The first time the rash appeared, I was 13. It was spring. Spring, in my house, meant my sister and I could finally play outside again, and entire days were spent in the backyard, reading and tormenting each other. And then my hands suddenly got very itchy, and blisters formed. Some, when they popped, left barely noticeable scars. Because I didn’t have a family doctor, I went to the walk-in clinic, where I was given a prescription for a steroid cream. At first, this was a blessing. Because nobody knew what had caused the blisters, I got out of gym class (it might be contagious, better not touch the other kids), and because the cream couldn’t be ingested, I got out of music class (better not touch the clarinet’s reed or mouth piece, I might eat the steroid smeared across both hands). I didn’t want to play clarinet anyway. The cream didn’t help, but eventually the blisters went away. And then they came back in the fall, only this time as a rash of tightly clustered hives that were itchier than a thousand mosquito bites and burned whenever they were scratched, touched, lightly brushed or stuck under water. Every year, that rash returned in the spring and again in the fall, and every year the bumps clustered themselves around my index fingers and thumbs. Several times, I went to the walk-in clinic for relief, but nothing helped. Not the steroid creams, not the cortisone creams, not the calamine or aloe or ice cubes balanced on my fingers to ease the burning. And then last spring, my first in Calgary, they didn’t appear until I went home to Windsor in June – then they cropped up. I thought it was something to do with the giant, gaping hole in the ozone layer over southern Ontario, the intense pollution, the extreme heat. This year, they waited until July to wreak havoc. That was my clue. It’s not the pollution or the heat, it’s the sun. Every year when I lived in Windsor, the first few warm days of spring were spent biking, my hands hanging out in direct sunlight, gripping the bike’s handlebars. Every fall, Windsor gets a nice “Indian summer,” a few hot days in late September or early October, and every year I used those days to bike – more direct sunlight after a few weeks of being holed up in a classroom. This year, the rash appeared the day after my outing to the Stampede, when I spent hours and hours in direct sunlight after months of being stuck inside my apartment or the library. Except this year, the rash spread between all my fingers, covered the backs of both hands, and crept upward across my forearms to my elbows. I didn’t realize, but I’d been scratching in my sleep, my hands and fingers so swollen I can’t get any of my rings on. My wrists so swollen, I thought my one bracelet was going to cut off circulation to my left hand. Last night, I dissolved a Motrin tablet and smeared the orange paste across my hands and fingers, which at least helped some of the swelling and redness even though it did nothing for the burning itch.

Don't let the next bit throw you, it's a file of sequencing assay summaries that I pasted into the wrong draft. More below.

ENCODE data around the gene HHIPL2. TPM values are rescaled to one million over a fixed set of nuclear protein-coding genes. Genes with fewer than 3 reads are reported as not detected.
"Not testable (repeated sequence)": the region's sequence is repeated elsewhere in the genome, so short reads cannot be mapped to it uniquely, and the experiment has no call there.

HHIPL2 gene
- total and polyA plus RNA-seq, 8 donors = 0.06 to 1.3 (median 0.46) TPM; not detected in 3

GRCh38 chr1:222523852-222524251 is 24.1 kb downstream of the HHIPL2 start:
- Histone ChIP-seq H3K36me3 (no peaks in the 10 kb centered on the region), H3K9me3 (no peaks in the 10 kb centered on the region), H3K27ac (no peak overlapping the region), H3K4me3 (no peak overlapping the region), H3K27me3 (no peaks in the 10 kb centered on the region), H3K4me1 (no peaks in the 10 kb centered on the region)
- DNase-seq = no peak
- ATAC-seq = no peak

What the photo doesn’t announce is the rash between my other fingers, the red welts across my wrist, or the fact that my fingers are so swollen, that pale band on my ring finger is where my graduation ring has rested for more than 2 years, and that it no longer fits. But the swelling will eventually subside, the rash will disappear (until next summer), and soon my hands won’t feel like they’re on fire.
Hands are the sexiest part of the body, but mine refuse to cooperate. My hands are ground zero for the war between my immune system and the sun, and every year the war progresses up the length of my arms.
“What’s wrong with your hands?” that boy wanted to know. I’m allergic to the sun. Yes.